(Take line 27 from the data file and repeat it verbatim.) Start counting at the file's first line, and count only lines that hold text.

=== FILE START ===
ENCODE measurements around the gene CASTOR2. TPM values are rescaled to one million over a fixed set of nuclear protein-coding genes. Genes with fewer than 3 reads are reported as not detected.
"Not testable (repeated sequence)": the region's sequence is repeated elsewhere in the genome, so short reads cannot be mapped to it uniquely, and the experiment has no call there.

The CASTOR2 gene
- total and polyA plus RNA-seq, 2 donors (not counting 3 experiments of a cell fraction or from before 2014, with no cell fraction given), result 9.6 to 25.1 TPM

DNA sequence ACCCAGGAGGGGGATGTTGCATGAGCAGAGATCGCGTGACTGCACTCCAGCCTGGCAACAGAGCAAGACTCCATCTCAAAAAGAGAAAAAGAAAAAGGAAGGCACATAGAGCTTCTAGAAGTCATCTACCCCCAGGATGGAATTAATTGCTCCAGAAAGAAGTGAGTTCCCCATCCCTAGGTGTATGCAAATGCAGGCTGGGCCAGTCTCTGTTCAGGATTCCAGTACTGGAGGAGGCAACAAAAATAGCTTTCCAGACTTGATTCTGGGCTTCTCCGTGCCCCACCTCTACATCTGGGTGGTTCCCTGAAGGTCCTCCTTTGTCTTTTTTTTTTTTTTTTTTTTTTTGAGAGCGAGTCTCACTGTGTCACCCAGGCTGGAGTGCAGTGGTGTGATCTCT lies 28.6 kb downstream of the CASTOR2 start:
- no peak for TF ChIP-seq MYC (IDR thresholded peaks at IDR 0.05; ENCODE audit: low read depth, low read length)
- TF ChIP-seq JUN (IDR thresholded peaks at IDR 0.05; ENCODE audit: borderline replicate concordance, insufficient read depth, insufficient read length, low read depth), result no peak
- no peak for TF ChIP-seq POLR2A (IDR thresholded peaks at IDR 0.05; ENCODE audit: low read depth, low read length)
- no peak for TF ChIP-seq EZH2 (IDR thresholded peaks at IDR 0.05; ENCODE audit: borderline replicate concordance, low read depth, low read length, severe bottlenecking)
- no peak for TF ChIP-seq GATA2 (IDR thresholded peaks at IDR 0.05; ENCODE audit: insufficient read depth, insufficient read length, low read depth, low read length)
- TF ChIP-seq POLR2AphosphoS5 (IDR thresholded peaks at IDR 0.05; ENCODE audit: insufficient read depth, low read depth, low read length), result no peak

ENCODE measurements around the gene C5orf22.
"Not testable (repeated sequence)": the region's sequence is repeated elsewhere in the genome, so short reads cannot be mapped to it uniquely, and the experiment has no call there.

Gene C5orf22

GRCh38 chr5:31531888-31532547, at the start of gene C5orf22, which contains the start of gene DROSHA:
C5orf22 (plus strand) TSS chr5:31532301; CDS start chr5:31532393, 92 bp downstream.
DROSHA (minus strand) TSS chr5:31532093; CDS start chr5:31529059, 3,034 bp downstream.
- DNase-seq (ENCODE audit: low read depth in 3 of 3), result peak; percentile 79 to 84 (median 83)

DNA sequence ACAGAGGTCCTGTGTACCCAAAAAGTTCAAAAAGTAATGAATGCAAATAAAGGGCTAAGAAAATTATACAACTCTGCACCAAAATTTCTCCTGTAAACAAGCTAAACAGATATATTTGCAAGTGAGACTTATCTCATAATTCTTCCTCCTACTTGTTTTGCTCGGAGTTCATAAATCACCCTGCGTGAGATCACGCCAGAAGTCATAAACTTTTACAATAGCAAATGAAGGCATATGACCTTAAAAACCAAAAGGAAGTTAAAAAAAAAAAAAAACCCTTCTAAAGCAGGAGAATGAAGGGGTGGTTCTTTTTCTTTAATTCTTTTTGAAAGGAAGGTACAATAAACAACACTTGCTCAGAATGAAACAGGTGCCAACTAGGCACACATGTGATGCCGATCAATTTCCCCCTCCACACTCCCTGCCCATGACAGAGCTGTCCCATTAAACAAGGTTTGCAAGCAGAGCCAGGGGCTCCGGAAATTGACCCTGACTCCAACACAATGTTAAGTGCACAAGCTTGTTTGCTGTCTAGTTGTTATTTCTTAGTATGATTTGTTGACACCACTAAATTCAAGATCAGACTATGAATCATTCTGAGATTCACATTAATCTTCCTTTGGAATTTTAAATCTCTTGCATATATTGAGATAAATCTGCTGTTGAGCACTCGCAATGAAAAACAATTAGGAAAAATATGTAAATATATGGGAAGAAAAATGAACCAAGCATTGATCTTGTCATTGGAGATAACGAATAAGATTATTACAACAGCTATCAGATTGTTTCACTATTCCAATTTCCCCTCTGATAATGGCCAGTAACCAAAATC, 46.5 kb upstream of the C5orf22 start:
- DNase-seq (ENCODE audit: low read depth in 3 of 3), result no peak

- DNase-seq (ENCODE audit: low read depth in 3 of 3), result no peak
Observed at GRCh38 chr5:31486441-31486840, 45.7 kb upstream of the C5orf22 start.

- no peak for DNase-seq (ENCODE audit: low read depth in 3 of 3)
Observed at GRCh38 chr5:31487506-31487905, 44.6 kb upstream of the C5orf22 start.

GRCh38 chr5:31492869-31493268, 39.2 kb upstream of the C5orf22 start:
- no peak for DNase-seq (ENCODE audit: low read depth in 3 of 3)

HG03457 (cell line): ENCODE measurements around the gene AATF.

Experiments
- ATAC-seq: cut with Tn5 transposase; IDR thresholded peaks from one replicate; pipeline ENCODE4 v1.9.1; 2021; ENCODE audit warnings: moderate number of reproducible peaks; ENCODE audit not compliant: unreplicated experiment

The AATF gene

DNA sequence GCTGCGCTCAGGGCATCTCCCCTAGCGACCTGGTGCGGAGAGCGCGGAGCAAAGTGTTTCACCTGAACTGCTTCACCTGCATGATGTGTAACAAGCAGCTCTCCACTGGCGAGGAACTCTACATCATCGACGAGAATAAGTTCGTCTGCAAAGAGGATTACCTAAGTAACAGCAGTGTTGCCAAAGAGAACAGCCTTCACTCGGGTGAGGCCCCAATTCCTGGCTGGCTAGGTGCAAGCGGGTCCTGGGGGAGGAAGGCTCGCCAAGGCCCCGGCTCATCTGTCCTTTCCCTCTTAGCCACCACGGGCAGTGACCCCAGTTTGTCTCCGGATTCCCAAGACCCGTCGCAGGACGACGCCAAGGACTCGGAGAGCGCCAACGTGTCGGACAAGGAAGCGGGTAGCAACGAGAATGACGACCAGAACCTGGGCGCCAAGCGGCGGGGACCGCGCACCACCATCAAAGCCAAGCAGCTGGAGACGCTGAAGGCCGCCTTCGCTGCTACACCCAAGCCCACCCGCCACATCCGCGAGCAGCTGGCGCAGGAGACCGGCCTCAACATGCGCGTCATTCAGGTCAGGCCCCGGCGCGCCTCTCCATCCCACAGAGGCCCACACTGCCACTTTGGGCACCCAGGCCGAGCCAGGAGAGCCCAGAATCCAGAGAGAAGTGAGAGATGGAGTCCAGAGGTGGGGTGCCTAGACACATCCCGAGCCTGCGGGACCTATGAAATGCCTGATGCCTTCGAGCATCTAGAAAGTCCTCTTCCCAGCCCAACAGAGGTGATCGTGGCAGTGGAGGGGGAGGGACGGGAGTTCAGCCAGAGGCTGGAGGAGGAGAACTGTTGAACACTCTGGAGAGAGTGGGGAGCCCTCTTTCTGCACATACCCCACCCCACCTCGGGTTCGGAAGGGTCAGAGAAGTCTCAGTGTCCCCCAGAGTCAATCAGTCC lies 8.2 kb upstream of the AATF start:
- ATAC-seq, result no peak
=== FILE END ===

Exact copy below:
HG03457 (cell line): ENCODE measurements around the gene AATF.